Do you remember A-J's barges carrying rock out on Gastineau Channel and rolling over to dump the rock? Or the old fire station's horn signaling the location of a fire? I use to fly paper airplanes out of the Baranof before the Baranof was completed. So I am not a total outsider but one who has seen the problems with avalanches and landslides on 40 miles of a similar mountain road south of Anchorage.
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Some say Gov. Frank Murkowski's road is just a ruse; the Department of Transportation low-balled the cost estimate so Murkowski could construct a road for the mine at state expense; as soon as the mine portion is complete the remainder of the road will suddenly become too expensive to complete; probably so. The state low-balled the Whittier Tunnel reconstruction; the cost doubled and Anchorage and Whittier never got what they were promised. The state could have constructed a new tunnel for what it blew; now the public wants a new tunnel not shared with railroad. Hopefully, the just-filed lawsuit suit will discover the state's real intent and costs. Mountainside highway construction costs $20 million per mile for low slopes and more than $30 million per mile for slopes of more than 20 degrees.
Some have been led to believe that the road will some how will ameliorate the desire to move the Alaska Capitol. Nothing could be farther from the truth. Not only are they overlooking the affects of an ugly scar on world-class scenery but also the fact that those 50 miles will be a nightmare which few willingly want drive to get to the Legislature. Few legislators drive to Juneau now and the Lame Duck Highway will only make it fewer. The Lame Duck Highway will only accentuate, like Murkowski's jet the "lame duck," the desire to move the Capitol.
South of Anchorage we have had and still are having problems similar to what will happen to the "Lame Duck Highway." We have spent the last 50 years moving about 40 miles of the highway out of the mountains away from continuous avalanches on to the mud flats. The inability to keep the highway open has raised havoc with businesses in Girdwood just as the Lame Duck Highway will for Haines and Skagway. Drivers and their families were stranded on both sides of the avalanches, between the avalanches and the avalanches killed some.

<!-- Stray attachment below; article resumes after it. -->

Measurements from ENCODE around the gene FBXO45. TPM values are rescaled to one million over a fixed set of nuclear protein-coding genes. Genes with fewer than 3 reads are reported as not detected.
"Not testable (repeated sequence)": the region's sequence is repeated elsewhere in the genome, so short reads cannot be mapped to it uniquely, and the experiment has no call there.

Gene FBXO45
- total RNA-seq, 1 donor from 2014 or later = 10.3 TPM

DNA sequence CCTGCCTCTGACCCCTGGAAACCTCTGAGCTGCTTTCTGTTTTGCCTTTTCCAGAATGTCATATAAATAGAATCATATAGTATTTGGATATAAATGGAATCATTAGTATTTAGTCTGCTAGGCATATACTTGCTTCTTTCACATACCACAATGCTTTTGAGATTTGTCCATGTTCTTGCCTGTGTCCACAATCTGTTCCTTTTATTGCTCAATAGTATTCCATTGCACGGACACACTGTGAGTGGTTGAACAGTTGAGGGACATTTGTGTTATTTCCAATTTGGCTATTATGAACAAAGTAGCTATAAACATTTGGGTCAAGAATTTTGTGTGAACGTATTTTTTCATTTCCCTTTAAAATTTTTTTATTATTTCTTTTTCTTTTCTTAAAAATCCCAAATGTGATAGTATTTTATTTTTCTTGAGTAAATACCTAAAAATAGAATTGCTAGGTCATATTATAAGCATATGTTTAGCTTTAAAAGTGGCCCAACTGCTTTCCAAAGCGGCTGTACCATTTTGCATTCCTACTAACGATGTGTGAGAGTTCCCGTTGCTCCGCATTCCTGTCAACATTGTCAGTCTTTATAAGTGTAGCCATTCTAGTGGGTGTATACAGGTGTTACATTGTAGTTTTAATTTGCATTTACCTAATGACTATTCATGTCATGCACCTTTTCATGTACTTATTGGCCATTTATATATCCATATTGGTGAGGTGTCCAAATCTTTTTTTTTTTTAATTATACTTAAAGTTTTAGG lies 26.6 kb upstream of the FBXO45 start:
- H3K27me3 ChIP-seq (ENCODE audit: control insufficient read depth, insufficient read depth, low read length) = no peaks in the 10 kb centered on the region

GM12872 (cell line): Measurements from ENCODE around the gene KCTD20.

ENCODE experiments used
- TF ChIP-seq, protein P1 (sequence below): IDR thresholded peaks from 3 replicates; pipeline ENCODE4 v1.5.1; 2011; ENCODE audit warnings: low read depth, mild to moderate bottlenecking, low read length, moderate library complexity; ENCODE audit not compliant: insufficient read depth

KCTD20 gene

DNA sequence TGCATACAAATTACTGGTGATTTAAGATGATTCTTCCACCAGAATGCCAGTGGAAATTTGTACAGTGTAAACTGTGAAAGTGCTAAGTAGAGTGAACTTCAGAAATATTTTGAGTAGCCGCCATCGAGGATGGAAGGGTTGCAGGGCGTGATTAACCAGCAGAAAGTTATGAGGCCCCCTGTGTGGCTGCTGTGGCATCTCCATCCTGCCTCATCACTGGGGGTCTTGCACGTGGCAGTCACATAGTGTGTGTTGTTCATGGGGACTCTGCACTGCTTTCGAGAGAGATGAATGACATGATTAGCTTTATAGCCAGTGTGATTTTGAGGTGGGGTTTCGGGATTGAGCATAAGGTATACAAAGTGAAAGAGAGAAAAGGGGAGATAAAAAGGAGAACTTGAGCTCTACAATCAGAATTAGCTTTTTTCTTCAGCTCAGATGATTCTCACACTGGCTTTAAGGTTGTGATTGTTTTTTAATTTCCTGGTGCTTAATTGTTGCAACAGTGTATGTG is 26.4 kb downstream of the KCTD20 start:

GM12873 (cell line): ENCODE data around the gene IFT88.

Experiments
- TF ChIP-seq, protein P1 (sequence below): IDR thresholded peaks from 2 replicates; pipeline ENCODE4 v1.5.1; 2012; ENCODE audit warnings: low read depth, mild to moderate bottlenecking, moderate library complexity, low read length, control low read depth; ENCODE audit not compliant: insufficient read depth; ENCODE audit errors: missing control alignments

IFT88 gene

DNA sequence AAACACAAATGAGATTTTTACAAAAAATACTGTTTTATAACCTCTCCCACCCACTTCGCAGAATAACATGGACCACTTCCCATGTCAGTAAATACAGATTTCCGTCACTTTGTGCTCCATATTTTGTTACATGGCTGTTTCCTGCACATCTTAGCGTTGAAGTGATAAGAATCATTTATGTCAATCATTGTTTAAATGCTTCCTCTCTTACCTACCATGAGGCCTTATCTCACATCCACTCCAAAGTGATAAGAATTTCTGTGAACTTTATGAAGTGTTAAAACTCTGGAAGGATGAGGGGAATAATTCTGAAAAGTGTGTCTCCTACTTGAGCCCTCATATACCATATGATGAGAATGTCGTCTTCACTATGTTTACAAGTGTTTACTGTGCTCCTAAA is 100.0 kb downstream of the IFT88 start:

Even though most of the road is now out on the mud flats it is still extremely expensive to maintain. There are few mud flats to which Skagway, Haines and Juneau can relocate the Lame Duck Highway. Our road to Girdwood is still a death trap and there is no ferry alternative. The drunks, speeders, hydroplaning and black ice have killed so many that the state had to double Alaska State Troopers patrolling that section of the road and it still kills. Sadly, it kills more of the innocent than the transgressors.
With the Lame Duck Highway, there will be the ferries to meet and board; the press of time will motivate drivers to speed and they will hydroplane, losing control careening into the on coming traffic and killing the innocent. Winter brings black ice, which kills; you're on it without warning. Because of the continuous avalanches, the state will have to keep at least an extra ferry with crews on standby. Why construct the nightmarish Lame Duck Highway whose operation and maintenance costs will far exceed the ferries cost when taking a ferry is so much more pleasant and one is able to enjoy world-class scenery. Scenery? Why would Juneau want the state to pay $400 million to $500 million to put an ugly scar all the way down Lynn Canal right out at eye level for 500,000 to 750,000 tourists a year to see? Would pristine Lynn Canal still be listed as world-class with an ugly scar its length? I do not think so. What will be affect on the tourist trade if delisted? A $50 head tax is plain trivial.
Why give Skagway, Haines and Juneau endless business disruptions and maintenance problems; ruin the world-class Lynn Canal scenery between Juneau Haines and Skagway and risk the tourist trade so some of Juneau's carpetbaggers can make a bank roll?
Jerry McCutcheon is an Anchorage resident.
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